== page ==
The Document Foundation just released LibreOffice 5.1 and I would like to share some personal views about it. First: give it a try, you will be impressed both by the performance and the changes in the user interface. You can then check the abridged release notes here and the full, canonical notes there.
In many ways, this release is unusual. First, a bit of nitpicking. I believe it is the first release that comes with a rather confusing version number. To me, anything tagged as “5.1” implies continuity, and not a major release. The discussion about the version numbering scheme is ongoing but I think the present version number does not do justice to this release. Another unusual characteristic about this version is the number of changes in the user interface. Some background is needed about these. LibreOffice has never had an important UX/design team of volunteers and, what’s equally important, a process ensuring most of the design changes proposals will be implemented by the developers. In other words, the project has both an active community of designers (we had it at times but never as large as this one) and the ear and trust of developers. This makes many incremental changes, minor or major, easier to propose, specify and palatable to developers who can code the change as a result. This is not to say we have an army of designers: if anything, they are looking for more volunteers in order to accelerate the pace of improvements and changes in the user interface.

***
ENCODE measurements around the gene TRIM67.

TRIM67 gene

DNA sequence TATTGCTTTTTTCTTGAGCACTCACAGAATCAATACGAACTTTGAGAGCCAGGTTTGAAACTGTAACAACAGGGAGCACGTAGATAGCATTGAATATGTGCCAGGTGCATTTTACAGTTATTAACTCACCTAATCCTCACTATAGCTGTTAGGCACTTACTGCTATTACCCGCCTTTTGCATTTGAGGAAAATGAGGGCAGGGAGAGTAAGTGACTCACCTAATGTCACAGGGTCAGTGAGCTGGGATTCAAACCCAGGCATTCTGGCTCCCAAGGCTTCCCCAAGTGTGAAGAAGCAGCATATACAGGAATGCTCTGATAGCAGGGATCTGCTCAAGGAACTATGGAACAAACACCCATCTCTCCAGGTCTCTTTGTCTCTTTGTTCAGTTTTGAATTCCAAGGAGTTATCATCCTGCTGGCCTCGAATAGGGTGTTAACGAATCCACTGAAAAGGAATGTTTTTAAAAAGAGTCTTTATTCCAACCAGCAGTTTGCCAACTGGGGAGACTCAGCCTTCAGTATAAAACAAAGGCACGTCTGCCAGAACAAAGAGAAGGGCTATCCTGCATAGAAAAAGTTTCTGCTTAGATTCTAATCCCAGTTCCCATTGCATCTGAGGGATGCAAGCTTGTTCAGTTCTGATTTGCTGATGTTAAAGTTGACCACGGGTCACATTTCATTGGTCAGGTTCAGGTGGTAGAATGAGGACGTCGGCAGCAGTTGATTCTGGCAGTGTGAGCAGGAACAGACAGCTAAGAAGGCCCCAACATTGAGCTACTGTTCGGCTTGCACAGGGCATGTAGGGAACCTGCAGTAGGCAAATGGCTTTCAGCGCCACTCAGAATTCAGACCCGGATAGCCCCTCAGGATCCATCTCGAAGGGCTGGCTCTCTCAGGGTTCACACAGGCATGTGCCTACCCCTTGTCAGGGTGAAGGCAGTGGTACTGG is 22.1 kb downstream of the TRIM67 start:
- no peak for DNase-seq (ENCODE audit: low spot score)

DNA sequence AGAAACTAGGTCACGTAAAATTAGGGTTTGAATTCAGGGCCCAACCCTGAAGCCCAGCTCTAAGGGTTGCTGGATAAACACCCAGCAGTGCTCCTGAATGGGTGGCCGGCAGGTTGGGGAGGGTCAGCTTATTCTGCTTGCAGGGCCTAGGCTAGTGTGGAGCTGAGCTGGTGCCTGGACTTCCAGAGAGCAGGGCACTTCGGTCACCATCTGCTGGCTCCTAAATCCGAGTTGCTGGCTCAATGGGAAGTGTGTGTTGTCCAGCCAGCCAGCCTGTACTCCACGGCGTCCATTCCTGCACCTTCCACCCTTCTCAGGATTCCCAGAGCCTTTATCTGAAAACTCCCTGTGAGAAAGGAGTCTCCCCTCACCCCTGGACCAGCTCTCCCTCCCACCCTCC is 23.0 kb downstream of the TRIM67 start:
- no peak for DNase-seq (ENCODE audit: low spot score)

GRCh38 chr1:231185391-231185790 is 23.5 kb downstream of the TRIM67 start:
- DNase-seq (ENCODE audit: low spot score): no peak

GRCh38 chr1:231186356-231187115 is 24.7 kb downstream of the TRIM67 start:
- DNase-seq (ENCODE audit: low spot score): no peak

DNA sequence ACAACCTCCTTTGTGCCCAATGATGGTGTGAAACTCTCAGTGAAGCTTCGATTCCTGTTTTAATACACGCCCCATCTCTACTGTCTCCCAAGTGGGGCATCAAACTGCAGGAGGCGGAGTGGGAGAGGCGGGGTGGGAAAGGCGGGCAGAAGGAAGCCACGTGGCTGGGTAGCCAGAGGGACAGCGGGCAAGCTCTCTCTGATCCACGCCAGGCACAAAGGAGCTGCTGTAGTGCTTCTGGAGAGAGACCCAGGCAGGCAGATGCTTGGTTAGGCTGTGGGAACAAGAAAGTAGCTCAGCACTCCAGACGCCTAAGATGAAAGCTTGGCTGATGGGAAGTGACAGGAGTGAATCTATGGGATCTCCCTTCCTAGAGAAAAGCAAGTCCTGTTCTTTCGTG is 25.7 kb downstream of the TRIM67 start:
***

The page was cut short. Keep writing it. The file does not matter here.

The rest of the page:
This state of things does lead me to a personal and rather unconventional observation: the way these changes in user interface has been received is mostly positive. This, in some way, comes a surprise. Changing the user interface in a software that has a massive adoption is never trivial because there will always be people who will complain about the change. Sometimes they are the ones who are right; sometimes you are the one with the better idea; and sometimes it’s just a matter of taste. I -we- would like to think that most of the changes that have been shipped in LibreOffice 5.1 were the right decisions and at the very least, that they are nice even if subjective ideas. Where it gets interesting is when both the press and the users tell us the release is great and they find the improvements in the user experience to be really welcome. That is not just comforting. It goes against the notion we should either be totally conservative and keep the interface as it is or that we should change everything including the kitchen sink, because you know, “MS Office did that several years ago and now it looks cool”.
It turns out that we seem to have made a lot of people happy and this is really comforting. Especially when tomorrow (as I’m writing these lines) is the anniversary of the Document Foundation! The people who have made this release possible, all of them, can pat themselves on the back – and you can help them by donating to the foundation or hire them for consultancy work if you’re a company or government. Thank you for your trust and support!